Are You a Smart Snacker?
Smart snacks can be part of a healthy diet by helping you curb hunger between meals. Just be sure you know their calorie content and practice portion control.
If you grew up believing that eating snacks between meals was a sure path to weight gain, you’ll be happy to hear that this is now outmoded thinking — with a caveat. If you choose healthy snacks and practice portion control, you can curb hunger between meals and even lose weight doing it.
“A planned snack can actually help prevent overeating,” says Deborah Beauvais, RD, a spokeswoman for the Academy of Nutrition and Dietetics and a district supervisor of school nutrition services in the Rochester, New York area.
If you have a small snack to curb your hunger, you won’t be famished when you sit down for lunch or dinner, which can make it easier to control how much you eat during meals.
Tips on Being a Smart Snacker
Start with these steps to make healthy snack choices:
Snack only when you're truly hungry. Don’t hit the vending machine or dip into the cookie jar out of boredom or frustration. “Feed an emotional urge to munch with an alternative activity like walking the dog, checking e-mail or social media, or calling or texting a friend,” says Beauvais. “Remember — the more physically active you are, the bigger your daily calorie budget is.”
Practice portion control. An ounce of raw almonds (about 23 nuts) is about 160 calories and can easily fit into your healthy eating plan. But if you eat half a bag without thinking, those extra calories could add up to trouble. “Almost any food can be worked into a healthful diet when you pay attention to portion size,” Beauvais says. The daily rule of thumb is that total calories in must equal total calories out.
Think small. You don’t need to eat an entire bag of chips or box of cookies to be satisfied. Researchers at Cornell University gave different portion sizes of three snacks — apple pie, potato chips, and chocolate — to two groups. The group that was given smaller portions was as satisfied as the group that ate larger portions.
Don’t confuse snacks with treats. A treat is something you eat on a special occasion, like cake on your birthday, or pumpkin pie at Thanksgiving. A smart snack is a healthy food that helps ward off hunger pangs and is part of your day’s overall eating plan. “Yes, you can work both snacks and the occasional treat into your diet,” Beauvais says. But because treats tend to be higher in calories than snacks, you need to limit them to special occasions and keep portions small.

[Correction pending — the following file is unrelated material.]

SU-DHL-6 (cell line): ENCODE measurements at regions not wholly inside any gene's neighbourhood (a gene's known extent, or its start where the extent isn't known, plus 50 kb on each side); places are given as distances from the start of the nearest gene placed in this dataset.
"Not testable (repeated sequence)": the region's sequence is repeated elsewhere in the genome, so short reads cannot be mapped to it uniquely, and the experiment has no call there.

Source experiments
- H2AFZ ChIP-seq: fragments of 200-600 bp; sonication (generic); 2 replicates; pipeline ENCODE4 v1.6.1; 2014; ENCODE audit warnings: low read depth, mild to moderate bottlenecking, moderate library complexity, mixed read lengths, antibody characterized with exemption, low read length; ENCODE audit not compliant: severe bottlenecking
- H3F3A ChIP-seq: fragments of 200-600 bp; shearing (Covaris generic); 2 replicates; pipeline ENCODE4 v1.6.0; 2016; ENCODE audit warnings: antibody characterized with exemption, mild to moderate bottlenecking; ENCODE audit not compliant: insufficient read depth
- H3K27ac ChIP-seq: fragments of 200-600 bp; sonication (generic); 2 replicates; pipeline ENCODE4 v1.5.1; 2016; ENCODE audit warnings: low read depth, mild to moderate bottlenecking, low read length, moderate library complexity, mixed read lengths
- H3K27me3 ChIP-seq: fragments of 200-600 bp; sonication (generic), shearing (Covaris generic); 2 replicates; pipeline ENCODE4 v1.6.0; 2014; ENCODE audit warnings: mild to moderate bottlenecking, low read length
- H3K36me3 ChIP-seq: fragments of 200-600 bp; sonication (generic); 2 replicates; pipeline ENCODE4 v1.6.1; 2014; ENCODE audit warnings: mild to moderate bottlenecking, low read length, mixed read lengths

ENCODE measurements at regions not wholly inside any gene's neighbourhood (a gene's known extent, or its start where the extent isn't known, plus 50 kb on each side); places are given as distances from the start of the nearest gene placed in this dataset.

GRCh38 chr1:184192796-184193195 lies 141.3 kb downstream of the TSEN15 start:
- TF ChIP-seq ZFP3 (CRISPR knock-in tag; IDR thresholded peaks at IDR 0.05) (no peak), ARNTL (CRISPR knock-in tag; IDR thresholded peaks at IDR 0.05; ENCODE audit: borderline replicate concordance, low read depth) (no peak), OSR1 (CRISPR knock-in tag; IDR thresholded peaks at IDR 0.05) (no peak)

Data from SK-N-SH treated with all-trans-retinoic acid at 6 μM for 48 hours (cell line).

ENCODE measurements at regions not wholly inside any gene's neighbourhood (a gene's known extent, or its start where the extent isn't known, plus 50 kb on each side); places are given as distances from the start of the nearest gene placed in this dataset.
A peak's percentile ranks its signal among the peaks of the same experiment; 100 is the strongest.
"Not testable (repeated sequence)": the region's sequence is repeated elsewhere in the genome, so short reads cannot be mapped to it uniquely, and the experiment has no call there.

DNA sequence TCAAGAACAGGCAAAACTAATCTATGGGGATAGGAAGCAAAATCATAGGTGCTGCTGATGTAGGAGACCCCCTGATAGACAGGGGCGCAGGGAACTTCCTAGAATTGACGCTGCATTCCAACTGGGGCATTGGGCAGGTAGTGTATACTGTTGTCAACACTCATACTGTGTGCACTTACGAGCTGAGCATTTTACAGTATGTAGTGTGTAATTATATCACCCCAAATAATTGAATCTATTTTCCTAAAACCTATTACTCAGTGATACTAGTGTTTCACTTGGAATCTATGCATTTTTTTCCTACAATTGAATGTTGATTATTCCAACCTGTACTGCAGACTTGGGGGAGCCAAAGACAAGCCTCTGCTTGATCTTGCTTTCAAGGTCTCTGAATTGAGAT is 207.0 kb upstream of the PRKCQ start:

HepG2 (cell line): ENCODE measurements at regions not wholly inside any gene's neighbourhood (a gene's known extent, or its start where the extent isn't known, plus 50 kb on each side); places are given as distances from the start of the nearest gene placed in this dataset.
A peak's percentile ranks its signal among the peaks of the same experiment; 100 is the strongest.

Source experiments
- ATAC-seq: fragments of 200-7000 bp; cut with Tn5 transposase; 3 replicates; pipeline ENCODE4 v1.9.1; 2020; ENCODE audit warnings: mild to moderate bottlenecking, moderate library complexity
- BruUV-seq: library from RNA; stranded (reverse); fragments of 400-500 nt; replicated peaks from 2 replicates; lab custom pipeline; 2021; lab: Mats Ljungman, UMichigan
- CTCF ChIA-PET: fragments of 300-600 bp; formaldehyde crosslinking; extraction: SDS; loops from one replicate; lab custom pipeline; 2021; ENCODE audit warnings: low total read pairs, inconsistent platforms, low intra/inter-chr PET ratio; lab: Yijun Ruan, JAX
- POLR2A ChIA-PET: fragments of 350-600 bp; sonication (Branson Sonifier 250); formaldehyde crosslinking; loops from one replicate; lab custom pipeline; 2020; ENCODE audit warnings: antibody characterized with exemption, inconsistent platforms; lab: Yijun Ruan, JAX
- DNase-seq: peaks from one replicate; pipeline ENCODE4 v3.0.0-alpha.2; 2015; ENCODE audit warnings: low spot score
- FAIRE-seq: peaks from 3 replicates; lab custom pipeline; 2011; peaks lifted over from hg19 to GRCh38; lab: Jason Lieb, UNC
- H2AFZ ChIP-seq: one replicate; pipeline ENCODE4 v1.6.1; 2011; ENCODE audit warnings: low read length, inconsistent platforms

Don’t be fooled by “fat free” or “no sugar” labels. “Fat free” doesn't always translate to lower calories, Beauvais points out. You need to review the nutrition facts label and pay special attention to the serving size and the number of calories per portion. “There are many fat-free and low-fat products that are healthier options than their full-fat cousins," she says, "but only by comparing food labels will you learn if the food you are choosing fits the bill.”
Here’s what to look for per serving on the label to be sure you’re choosing smart snacks — and be sure to limit your snack to the designated portion size if the package contains more than one serving:
· 7 grams or less of fat
· 2 grams or less of saturated fat
· 0 grams of trans fat
· 15 grams or less of sugar
· 360 milligrams or less of sodium
Nuts are the exception to this list, notes Beauvais.
Plan your snacks ahead of time. You’ll be less tempted by the candy bar in the vending machine at work if you planned ahead and brought fresh fruit or some whole-wheat crackers and low-fat cheese to snack on. Your kids are more likely to reach for some carrot and celery sticks with peanut butter if they’re cut up and waiting for them in the fridge. “Measure ahead and pre-portion foods in snack bags,” Beauvais suggests.
Time your snacks. A study of women in the Seattle area who were overweight or obese found that they lost more weight if they had a snack between lunch and dinner than if they snacked between breakfast and lunch. The women who snacked in the afternoon also tended to eat healthier fruits and vegetables as part of their day’s snacks and meals.
Ideas for Healthy Snacks
Here are Beauvais’s recommendations for smart snacks, for kids and adults alike:
· 1 cup of dry whole-grain cereal — eat it like snack mix
· 1 cup of low-fat yogurt topped with 1/2 cup fresh fruit
· Fresh fruit (1 piece) or fresh vegetables (1 cup) paired with 1 to 2 tablespoons of low-fat yogurt, hummus, or tofu dip
· 1 tablespoon of peanut butter or hummus on whole-wheat crackers (read the cracker box for serving size)
· 2 cups air-popped popcorn with an herb seasoning (no butter)
· Fruit smoothie made by blending 1 cup of nonfat yogurt with 1/2 cup juice and 1/2 cup fruit, and ice as desired; yields two 8- to 10-ounce smoothies
Feeling hungry? There’s always room for snacks in a healthy diet if you choose them carefully and include their calories in your day’s total.